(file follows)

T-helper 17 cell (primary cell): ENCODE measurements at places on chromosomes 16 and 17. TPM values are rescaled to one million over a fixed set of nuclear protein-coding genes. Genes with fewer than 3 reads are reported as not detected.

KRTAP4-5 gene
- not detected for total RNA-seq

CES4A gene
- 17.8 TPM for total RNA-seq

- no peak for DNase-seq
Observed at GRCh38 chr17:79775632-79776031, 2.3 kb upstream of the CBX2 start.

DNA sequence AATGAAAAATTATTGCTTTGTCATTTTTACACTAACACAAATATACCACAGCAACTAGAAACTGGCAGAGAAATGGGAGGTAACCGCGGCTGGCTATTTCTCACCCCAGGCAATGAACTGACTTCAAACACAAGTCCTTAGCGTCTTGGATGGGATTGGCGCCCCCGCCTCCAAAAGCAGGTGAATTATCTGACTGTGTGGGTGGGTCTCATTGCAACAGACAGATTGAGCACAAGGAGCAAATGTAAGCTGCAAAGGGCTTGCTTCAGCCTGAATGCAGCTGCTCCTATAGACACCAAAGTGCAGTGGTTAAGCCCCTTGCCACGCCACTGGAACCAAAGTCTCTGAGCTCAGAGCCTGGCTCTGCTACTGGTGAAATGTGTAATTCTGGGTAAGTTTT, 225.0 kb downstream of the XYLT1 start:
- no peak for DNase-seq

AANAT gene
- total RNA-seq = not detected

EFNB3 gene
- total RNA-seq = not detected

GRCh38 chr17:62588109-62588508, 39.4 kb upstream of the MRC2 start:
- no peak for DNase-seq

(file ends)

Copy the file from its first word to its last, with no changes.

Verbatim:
T-helper 17 cell (primary cell): ENCODE measurements at places on chromosomes 16 and 17. TPM values are rescaled to one million over a fixed set of nuclear protein-coding genes. Genes with fewer than 3 reads are reported as not detected.

KRTAP4-5 gene
- not detected for total RNA-seq

CES4A gene
- 17.8 TPM for total RNA-seq

- no peak for DNase-seq
Observed at GRCh38 chr17:79775632-79776031, 2.3 kb upstream of the CBX2 start.

DNA sequence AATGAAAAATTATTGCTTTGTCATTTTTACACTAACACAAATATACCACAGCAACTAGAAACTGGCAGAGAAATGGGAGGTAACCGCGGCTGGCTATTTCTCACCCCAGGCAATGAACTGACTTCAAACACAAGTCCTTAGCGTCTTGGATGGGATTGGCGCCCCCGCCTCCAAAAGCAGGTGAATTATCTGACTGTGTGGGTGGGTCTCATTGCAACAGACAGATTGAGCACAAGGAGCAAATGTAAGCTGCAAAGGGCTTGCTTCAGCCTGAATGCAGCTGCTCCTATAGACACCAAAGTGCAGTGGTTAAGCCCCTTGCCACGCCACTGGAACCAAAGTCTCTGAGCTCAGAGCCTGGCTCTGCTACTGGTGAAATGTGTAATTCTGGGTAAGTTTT, 225.0 kb downstream of the XYLT1 start:
- no peak for DNase-seq

AANAT gene
- total RNA-seq = not detected

EFNB3 gene
- total RNA-seq = not detected

GRCh38 chr17:62588109-62588508, 39.4 kb upstream of the MRC2 start:
- no peak for DNase-seq